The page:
THE MODERN MINT BLOG
The main issue with gardening in rented accomodation is time – you may only be there 12 months before moving on, so how can you enjoy your garden when the likelihood is you won’t see the fruits of your labours?
With unlimited resources (meaning cash) you could have an instant garden, but if you are keen enough to actually garden you probably want to see everything evolve. You could try your hand at guerrilla gardening, which is a brilliant solution for keen gardeners who have rented accommodation without much space.
Time poor gardening solutions lead us to think of growing annuals as a way to use your short-term garden. This is fine if you arrive in Autumn and can sow hardy annuals like sweetpeas, or in Spring when the growing season is kicking off and your carrots can be sown, but probably not useful if you arrive in late June and want a bit of colour by your first barbeque in July.
Annuals are a solution if you move at the right time then.
What about bringing with you productive plants? We imagine a solution for moving into rented accommodation is to have pots of fruit trees and fruit bushes. You can plant them out and give them plenty of water, then dig them up in the cooler months and move them with you.
Figs would be happy to stay in a pot. You could then move it around to make sure it gets the most amount of sun. Gooseberries and currants could all move home with you and be productive straight away. Container gardening is not low-maintenance but you would get something back quickly for the time you invest.
If you do bring with you plants in pots, instead of fruit have a garden of pruned shrubs – clipped box balls and yew blobs will give an instant effect, and it is something for you to do in the garden when they need cutting again.
Plants to stay clear of would be those that hate disturbance – peonies, asparagus – or those that put energy into their roots at the start, before making flowering growth above ground (Japanese anemones.)
Maybe short-lived perennials like Verbena bonariensis are the answer?
You could use the garden as an experiment in gardening with nature. Instead of putting your stamp on it, allow it to grow how it wants to – we would guess most rented accommodation is put down to lawn with hedges around the sides, so why not let the lawn grow and see what comes up? You might be surprised…
Renting accommodation on a 12 month basis and gardening are not compatible, the solutions we’ve offered above are a bit dire really… yet renting the land is all we ever do – it may say on a piece of paper we ‘own’ it, but the land will be there long after we have gone.
So our suggestion is this: if you are gardening in rented accommodation, go for it and use it as if this garden is yours forever. You will enjoy it more, learn more, get to scratch your gardening itch…
A movement to help gardeners who rent houses could look like this:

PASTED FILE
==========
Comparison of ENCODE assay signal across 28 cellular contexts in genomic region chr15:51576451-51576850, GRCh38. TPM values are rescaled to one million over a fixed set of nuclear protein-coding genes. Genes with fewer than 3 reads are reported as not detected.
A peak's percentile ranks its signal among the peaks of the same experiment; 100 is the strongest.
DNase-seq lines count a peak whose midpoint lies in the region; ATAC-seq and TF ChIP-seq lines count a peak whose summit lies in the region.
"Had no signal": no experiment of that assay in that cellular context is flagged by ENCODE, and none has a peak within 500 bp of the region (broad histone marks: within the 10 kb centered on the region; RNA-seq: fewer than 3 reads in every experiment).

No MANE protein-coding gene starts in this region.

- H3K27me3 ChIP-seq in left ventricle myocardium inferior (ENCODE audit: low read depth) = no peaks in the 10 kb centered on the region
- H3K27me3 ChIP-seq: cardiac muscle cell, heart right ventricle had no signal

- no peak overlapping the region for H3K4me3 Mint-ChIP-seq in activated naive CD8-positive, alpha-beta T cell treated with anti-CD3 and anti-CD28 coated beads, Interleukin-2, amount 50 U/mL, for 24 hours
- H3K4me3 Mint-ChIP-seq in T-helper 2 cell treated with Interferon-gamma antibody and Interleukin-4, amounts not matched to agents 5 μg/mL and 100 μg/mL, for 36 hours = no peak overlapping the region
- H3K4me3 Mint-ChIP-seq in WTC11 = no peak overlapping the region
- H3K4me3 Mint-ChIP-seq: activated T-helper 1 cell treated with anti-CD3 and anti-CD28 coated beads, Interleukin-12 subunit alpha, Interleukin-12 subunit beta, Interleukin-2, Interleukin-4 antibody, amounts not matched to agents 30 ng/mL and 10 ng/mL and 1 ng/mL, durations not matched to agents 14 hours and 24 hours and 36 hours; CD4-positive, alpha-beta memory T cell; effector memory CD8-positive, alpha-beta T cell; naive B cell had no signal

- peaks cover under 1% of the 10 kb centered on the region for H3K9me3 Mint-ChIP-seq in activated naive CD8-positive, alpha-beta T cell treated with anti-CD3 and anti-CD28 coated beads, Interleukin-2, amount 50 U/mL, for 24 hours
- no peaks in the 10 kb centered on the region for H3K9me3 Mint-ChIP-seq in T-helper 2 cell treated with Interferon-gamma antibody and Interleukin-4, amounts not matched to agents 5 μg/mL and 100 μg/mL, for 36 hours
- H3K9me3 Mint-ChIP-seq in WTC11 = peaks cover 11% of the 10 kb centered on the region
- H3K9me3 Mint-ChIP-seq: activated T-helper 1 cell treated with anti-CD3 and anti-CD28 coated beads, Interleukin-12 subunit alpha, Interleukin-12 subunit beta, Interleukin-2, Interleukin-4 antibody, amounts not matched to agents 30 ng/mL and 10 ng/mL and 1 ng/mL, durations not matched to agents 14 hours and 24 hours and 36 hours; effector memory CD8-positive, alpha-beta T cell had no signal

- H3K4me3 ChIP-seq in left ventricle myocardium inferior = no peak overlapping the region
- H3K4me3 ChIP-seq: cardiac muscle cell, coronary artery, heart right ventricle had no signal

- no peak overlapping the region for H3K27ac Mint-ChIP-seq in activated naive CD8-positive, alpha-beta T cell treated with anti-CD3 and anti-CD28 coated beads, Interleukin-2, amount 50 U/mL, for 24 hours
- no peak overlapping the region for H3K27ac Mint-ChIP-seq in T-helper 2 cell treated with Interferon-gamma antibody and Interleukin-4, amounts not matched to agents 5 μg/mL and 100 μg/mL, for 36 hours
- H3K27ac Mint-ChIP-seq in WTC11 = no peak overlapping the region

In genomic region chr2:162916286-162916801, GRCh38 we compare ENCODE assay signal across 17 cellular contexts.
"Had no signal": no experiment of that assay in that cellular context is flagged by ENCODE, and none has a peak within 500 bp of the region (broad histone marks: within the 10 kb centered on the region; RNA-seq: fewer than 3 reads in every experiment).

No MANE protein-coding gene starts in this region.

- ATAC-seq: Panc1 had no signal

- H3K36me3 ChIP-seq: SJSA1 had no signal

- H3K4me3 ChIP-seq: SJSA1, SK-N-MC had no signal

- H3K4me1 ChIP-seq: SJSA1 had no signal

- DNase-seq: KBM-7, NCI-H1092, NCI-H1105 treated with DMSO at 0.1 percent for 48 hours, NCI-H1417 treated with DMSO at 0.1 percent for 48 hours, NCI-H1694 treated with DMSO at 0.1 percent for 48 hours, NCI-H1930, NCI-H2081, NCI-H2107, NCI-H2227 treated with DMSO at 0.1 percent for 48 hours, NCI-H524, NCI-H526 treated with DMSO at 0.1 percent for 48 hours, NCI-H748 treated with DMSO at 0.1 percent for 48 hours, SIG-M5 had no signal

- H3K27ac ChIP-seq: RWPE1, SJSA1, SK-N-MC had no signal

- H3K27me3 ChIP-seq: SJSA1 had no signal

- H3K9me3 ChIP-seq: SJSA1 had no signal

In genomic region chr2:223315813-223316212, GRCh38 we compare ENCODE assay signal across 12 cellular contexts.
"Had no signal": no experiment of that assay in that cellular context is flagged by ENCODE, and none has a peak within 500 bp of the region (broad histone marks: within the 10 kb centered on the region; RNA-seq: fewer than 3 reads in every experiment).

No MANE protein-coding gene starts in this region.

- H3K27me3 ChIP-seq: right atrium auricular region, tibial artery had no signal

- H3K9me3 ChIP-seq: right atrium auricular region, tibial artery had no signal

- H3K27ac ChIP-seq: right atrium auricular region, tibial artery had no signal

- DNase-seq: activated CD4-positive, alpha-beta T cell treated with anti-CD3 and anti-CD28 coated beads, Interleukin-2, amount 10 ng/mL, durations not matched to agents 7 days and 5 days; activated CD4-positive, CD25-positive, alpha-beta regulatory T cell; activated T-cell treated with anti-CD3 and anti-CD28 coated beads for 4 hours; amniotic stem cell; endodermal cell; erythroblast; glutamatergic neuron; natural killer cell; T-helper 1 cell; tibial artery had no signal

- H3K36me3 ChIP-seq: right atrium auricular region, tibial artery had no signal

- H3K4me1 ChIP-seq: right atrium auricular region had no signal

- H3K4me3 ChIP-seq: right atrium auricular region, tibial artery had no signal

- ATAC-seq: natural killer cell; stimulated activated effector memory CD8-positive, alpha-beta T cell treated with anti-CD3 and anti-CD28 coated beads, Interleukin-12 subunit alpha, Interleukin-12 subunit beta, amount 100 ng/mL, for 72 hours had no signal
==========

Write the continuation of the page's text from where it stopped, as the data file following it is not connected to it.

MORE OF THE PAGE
A landlord registers their garden as ‘For Gardeners’. This becomes attractive to people in the area looking for a place to live. They move in and get to work the garden for 12 months. They move out and are replaced by the next keen plantaholic who needs a place to live.
The person who moves out looks on the landlord register and finds a garden in another area, where their job is now taking them. Taking their tools they go and dig this new spot, building on the work done by the previous occupant.
In this way, we could turn lots of gardens up and down the country that are just ‘laid to lawn’ into productive, beautiful spaces.
This could be the best way to help people who are gardening in rented accommodation?
Don’t forget to check out the gardening books we recommend in our bookshop…!
Well worth a read in the BBC today – a note on how wasting water in the UK “as socially unacceptable as blowing smoke in the face of a baby.” Read the report here. I have written a talk about how we use water in the garden. It was written when I moved from Hampshire to Essex and found out for myself just how dry this area of the UK is. It completely changed the way I garden. The lack of such a precious resource as water made me question what we can do to save it, store it and …
Ethical Foie Gras? Is That A Real Thing? Foie gras – can it be ‘grown’ ethically? The video showing how this farmer works suggests it can… We first read about this in a book called The Third Plate by Dan Barber. I loved it and I love how Eduardo the farmer, who farms on the Dehesa in Spain, has a ‘take half leave half rule’. When talking about how the geese eat his olives… “They’re always quite fair. If you make sure the geese are relaxed and happy, you’ll be rewarded with the gift of fatty livers. That is God’s …
Hardy orchids – here is a subject I would love to know more about – so lo and behold, James Wong has written about it in the Guardian! Read the article about hardy orchids here. I love having orchids in the house, just your usual run of the mill buy them in any shop orchids, but it is a pleasure to read about the plants that will grow outside and cope with this weather. (This insane weather! From the hottest days of February on record to Storm Freya, all within a week. Weather is always such a factor in gardening, but …